Designing and decorating a care home requires more than simply keeping the surroundings convenient and neat. To keep everyone safe, happy, and content, there are tactics such as orientation, safety, and a warm homey feeling that must be a part of a care home design.
Keep reading to learn three tactics for a successful care home design.
Design Factors to Include for an Effective Care Home Environment
Ease of Movement
Making sense as we move through our immediate environment is crucial to mental health, wellness, and quality of life. For people living with dementia, with a reduction in memory or reasoning capabilities, it’s not uncommon for confusion to set in, which increases anxiety and that leads to a lower quality of life.
Therefore, you must ensure that cues are available to help people make sense of their surroundings. For instance, dementia affects a patient’s vision, thereby distorting patterns on fabrics or blurring the edges of chairs and tables.
To help ease the anxiety, you must select items that enhance, not hinder the patient’s wellbeing. Here are some suggestions that are easily incorporated into any design.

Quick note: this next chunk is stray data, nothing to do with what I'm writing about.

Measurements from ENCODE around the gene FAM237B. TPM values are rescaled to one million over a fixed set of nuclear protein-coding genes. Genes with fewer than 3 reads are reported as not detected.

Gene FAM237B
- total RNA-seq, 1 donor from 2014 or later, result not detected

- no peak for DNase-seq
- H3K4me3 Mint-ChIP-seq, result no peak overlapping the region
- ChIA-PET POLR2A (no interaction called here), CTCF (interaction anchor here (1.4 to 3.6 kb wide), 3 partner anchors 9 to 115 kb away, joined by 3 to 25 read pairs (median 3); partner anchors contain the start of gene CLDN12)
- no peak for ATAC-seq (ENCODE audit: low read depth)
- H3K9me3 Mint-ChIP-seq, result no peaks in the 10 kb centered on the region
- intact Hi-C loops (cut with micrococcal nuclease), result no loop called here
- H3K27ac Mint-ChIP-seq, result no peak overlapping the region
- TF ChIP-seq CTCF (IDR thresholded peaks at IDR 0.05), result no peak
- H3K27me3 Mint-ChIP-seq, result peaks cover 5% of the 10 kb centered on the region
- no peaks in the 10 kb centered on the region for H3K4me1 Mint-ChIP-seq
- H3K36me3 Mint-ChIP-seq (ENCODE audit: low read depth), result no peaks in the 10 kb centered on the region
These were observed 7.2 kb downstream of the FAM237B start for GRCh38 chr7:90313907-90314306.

Begin by selecting furniture with no sharp edges.
Next, choose the carpeting that contrasts with furniture and flooring to avoid confusion and tripping.
Also, install easy-to-use openings for all wardrobes and drawers.
Finally, employ a color scheme that provides relaxation and comfort in the personal rooms and use a brighter, more cheerful color scheme in the common social areas.
Mobility Safety Factors
Another big factor to consider in your design is whether or not the environment is safe to use for those with mobility restrictions. Of course, a large percentage of seniors use wheelchairs and other mobility aids to move around.
It’s not too hard to figure out that clutter hampers mobility and causes accidental falls so you can easily see the importance of clutter being kept to a minimum at all times throughout the care home.
Then, it’s time to take a look at other environmental risks, such as loose rugs, slippery floors, poor lighting, and mobile furniture.
Additionally, you’ll want to design a path for residents to easily reach bathrooms without any potential risks along the way.
Achieving a warm, inviting experience not only makes it more comfortable for the residents themselves, but it also improves the overall business aspect.
For example, families looking at prospective care homes for their family members are more likely to choose the ones that have a welcoming, warm feeling of home over one that seems clinical and cold.
To recap, when you set out to design a care home, remember to keep safety, mobility, and comfort for the residents as a top priority.
What are some other factors you’d like to see in a care home design? We’d love to hear from you in the comments below. We’ve also included some other links below for your further enjoyment of everything design.
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